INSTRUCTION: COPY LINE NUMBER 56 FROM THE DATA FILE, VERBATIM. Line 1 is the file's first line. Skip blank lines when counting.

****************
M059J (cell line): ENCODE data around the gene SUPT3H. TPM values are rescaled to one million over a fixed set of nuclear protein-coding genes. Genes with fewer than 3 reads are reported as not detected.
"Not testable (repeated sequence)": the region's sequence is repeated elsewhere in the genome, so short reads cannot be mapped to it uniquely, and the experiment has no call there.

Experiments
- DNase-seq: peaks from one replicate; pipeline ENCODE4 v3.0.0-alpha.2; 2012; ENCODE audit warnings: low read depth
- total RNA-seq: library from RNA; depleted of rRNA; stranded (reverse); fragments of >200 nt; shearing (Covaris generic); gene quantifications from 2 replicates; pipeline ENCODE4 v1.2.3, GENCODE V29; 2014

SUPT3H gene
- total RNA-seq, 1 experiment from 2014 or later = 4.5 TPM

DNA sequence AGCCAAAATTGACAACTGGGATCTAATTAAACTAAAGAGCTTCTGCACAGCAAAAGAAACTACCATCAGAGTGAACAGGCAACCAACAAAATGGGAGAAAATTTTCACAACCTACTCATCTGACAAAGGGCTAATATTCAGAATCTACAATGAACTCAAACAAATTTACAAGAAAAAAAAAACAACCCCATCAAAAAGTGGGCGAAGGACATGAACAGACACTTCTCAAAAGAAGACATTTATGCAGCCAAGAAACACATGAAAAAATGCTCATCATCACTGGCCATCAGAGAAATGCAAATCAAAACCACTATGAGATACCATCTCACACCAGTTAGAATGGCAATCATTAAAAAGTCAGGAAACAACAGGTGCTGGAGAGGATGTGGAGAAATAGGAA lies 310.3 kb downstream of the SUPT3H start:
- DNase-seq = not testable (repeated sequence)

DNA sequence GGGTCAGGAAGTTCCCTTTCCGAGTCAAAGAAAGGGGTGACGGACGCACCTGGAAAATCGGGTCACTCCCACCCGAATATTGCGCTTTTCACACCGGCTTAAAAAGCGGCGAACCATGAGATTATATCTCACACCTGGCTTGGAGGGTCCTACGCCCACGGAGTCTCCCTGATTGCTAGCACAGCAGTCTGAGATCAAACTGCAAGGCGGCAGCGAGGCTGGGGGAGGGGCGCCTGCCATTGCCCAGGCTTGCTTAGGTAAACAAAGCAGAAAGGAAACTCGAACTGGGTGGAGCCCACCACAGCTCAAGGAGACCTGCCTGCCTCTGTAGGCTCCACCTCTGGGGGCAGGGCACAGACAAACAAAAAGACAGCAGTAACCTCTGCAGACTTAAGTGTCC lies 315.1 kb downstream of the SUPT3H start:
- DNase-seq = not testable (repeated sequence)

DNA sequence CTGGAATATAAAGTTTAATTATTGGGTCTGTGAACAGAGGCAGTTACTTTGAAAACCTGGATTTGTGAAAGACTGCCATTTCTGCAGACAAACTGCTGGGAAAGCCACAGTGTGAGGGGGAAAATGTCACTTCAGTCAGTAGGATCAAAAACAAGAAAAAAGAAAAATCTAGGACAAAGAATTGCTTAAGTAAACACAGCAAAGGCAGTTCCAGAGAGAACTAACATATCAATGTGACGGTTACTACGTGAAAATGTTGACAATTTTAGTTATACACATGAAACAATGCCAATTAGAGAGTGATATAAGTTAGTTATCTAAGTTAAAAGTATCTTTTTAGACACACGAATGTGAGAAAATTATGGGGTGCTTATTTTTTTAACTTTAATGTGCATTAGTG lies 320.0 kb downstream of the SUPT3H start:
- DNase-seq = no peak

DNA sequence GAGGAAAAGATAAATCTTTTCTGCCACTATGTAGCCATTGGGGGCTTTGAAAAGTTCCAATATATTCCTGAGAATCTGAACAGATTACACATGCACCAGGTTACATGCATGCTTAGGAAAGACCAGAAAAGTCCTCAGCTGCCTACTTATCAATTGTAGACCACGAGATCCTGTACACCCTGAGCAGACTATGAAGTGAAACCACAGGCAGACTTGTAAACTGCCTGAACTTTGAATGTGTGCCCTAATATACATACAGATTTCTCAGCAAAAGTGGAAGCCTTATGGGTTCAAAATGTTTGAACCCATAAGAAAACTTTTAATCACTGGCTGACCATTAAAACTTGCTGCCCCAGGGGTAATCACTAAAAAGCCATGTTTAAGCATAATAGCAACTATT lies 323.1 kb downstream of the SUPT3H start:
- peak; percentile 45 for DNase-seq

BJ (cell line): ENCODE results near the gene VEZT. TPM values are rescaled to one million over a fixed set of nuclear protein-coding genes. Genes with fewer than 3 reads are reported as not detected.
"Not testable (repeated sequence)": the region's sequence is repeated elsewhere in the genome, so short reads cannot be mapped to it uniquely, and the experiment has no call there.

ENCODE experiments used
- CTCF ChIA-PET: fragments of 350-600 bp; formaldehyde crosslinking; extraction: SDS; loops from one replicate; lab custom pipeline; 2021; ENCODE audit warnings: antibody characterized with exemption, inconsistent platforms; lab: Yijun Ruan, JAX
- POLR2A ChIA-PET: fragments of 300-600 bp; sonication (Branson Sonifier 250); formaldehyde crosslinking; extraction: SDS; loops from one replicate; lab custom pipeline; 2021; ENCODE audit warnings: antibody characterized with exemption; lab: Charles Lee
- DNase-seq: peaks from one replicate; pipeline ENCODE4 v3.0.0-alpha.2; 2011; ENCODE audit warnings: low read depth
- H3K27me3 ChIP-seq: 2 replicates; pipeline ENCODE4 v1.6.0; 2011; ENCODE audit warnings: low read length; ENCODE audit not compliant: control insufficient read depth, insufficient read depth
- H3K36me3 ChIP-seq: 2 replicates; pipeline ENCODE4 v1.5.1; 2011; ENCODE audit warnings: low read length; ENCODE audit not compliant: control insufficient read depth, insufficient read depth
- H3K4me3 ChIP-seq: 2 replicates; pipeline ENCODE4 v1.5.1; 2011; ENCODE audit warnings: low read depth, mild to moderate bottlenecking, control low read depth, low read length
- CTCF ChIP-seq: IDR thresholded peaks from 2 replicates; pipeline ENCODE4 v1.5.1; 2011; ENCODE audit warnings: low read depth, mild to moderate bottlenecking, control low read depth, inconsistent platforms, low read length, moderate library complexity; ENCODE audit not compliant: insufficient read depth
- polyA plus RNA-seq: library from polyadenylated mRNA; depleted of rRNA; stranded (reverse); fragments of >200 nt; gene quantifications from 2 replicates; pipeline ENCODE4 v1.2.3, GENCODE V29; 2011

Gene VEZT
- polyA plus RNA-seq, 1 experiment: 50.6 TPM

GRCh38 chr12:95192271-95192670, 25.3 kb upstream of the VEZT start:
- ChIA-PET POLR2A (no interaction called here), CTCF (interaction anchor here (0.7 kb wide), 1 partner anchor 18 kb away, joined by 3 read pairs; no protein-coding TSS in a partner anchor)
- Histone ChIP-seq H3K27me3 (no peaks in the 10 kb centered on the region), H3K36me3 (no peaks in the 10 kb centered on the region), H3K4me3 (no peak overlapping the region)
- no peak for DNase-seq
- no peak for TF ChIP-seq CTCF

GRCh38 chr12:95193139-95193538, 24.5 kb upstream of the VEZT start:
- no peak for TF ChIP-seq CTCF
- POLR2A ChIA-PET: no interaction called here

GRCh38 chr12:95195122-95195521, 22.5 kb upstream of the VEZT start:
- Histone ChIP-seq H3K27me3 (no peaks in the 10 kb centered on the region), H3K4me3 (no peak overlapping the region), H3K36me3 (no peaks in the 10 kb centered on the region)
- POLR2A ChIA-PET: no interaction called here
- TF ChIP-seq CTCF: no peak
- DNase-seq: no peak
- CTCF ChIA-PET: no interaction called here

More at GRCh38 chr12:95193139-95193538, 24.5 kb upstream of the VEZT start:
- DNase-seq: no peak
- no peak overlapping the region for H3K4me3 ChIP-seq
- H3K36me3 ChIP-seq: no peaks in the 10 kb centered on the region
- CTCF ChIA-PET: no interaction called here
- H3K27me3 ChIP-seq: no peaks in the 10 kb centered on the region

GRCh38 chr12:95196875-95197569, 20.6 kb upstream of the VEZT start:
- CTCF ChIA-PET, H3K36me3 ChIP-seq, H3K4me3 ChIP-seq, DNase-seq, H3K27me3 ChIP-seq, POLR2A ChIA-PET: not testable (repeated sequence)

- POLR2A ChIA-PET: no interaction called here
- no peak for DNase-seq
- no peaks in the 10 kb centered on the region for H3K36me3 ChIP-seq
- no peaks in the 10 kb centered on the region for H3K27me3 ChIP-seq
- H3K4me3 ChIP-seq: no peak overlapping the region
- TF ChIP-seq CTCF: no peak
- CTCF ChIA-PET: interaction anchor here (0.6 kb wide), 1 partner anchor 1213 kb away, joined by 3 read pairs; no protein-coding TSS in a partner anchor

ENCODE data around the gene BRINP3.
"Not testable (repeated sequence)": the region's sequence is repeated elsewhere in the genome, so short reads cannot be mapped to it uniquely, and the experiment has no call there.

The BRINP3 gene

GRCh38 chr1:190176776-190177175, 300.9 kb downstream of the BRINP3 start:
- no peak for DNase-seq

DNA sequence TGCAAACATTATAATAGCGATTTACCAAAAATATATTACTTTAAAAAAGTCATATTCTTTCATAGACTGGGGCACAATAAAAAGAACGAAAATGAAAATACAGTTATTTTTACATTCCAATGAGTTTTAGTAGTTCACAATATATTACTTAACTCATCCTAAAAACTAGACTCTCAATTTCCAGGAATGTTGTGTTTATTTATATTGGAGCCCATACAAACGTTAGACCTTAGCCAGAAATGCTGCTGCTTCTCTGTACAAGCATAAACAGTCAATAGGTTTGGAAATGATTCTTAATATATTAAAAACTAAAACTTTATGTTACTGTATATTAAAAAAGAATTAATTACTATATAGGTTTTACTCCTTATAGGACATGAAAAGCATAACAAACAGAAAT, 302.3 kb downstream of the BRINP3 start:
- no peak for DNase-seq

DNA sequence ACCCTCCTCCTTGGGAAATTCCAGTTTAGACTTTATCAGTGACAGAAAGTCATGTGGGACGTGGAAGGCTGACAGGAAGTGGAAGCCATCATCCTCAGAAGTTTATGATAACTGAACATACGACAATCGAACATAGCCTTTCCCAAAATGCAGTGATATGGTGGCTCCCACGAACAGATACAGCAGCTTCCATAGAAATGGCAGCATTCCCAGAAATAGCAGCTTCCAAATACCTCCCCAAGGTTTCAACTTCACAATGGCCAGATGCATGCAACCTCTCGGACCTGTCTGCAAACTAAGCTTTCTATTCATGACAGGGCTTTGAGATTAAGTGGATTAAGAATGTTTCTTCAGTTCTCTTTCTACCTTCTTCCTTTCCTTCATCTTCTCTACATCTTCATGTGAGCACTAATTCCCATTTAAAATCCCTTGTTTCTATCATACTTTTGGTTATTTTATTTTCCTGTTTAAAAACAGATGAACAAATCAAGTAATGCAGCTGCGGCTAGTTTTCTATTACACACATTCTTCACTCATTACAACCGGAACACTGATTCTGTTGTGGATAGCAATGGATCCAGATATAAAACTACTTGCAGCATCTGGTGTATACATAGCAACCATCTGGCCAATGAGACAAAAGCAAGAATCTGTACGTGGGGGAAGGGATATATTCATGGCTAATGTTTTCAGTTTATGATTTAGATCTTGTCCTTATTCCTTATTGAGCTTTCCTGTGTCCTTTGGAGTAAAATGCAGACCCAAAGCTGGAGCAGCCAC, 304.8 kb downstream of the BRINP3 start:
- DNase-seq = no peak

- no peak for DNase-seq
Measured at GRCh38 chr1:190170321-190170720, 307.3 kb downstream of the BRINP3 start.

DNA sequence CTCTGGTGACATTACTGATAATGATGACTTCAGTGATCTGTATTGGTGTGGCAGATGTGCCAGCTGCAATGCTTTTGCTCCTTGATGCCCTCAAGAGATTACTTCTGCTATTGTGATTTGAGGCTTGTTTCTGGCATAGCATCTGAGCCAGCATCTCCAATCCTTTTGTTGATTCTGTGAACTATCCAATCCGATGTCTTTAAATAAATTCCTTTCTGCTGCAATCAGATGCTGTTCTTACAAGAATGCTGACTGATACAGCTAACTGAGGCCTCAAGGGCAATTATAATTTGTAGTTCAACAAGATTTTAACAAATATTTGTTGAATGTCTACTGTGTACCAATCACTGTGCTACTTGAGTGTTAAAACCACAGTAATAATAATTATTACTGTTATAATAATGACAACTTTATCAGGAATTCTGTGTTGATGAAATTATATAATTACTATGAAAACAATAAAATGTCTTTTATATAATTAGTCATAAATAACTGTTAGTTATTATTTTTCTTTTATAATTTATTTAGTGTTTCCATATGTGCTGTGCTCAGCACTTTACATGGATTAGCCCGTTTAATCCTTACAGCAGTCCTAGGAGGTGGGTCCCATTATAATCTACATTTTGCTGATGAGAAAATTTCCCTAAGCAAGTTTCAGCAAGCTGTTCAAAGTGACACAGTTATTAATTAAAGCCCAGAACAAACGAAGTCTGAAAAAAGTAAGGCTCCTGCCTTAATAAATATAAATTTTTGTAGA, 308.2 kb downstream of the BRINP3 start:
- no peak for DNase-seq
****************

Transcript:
- TF ChIP-seq CTCF: no peak